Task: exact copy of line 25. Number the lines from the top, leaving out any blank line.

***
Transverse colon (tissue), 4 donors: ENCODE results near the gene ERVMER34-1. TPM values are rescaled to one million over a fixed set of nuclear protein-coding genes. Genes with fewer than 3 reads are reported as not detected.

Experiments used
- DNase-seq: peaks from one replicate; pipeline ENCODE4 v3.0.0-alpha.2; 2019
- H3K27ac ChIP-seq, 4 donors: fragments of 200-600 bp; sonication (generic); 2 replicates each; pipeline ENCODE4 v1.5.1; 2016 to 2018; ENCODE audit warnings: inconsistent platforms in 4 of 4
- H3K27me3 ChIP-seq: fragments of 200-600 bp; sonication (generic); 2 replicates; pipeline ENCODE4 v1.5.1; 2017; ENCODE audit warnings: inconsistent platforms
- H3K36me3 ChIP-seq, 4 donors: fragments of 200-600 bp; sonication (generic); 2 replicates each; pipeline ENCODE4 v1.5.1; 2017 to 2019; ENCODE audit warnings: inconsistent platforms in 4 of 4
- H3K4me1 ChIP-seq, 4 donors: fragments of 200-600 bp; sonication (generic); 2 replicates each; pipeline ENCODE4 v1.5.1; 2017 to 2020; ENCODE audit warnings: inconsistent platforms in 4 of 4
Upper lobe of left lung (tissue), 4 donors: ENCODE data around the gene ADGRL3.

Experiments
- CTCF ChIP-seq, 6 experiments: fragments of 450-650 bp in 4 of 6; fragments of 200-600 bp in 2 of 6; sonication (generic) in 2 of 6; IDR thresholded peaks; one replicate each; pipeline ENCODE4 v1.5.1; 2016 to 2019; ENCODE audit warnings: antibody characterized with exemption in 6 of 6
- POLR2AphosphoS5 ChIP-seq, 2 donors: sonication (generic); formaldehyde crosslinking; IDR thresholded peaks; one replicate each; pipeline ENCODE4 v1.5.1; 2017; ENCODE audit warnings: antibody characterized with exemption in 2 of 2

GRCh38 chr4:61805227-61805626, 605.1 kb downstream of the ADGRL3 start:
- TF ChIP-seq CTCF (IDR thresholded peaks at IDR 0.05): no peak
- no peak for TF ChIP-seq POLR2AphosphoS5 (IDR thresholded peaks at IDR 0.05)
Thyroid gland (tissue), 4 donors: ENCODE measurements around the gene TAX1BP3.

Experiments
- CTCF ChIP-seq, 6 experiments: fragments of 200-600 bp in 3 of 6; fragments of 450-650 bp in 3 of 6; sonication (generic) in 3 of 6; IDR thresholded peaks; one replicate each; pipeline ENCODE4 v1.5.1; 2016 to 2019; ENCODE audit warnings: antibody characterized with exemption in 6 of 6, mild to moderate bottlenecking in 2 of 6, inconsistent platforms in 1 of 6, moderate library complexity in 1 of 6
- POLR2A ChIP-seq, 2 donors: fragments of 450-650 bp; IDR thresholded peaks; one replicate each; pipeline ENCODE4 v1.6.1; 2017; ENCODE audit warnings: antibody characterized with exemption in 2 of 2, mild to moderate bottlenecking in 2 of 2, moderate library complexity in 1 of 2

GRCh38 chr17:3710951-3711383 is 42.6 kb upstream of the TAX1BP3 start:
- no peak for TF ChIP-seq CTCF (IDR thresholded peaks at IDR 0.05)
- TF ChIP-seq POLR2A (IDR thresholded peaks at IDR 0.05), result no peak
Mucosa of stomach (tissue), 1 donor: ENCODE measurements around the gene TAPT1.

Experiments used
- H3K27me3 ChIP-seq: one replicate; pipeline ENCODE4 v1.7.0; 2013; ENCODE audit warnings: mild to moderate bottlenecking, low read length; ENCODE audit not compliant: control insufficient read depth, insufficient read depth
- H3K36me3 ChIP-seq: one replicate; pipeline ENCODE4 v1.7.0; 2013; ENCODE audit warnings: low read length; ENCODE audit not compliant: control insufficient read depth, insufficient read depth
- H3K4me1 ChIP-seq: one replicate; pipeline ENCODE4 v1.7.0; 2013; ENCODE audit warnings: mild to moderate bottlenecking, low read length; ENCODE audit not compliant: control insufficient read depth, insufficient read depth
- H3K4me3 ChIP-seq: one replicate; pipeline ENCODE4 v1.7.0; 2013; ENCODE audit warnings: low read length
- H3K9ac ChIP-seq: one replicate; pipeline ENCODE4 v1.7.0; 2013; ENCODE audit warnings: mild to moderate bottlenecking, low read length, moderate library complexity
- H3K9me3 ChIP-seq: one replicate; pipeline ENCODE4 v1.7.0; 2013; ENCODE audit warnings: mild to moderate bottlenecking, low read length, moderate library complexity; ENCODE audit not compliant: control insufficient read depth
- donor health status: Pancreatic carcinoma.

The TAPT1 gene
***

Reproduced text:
- H3K36me3 ChIP-seq: one replicate; pipeline ENCODE4 v1.7.0; 2013; ENCODE audit warnings: low read length; ENCODE audit not compliant: control insufficient read depth, insufficient read depth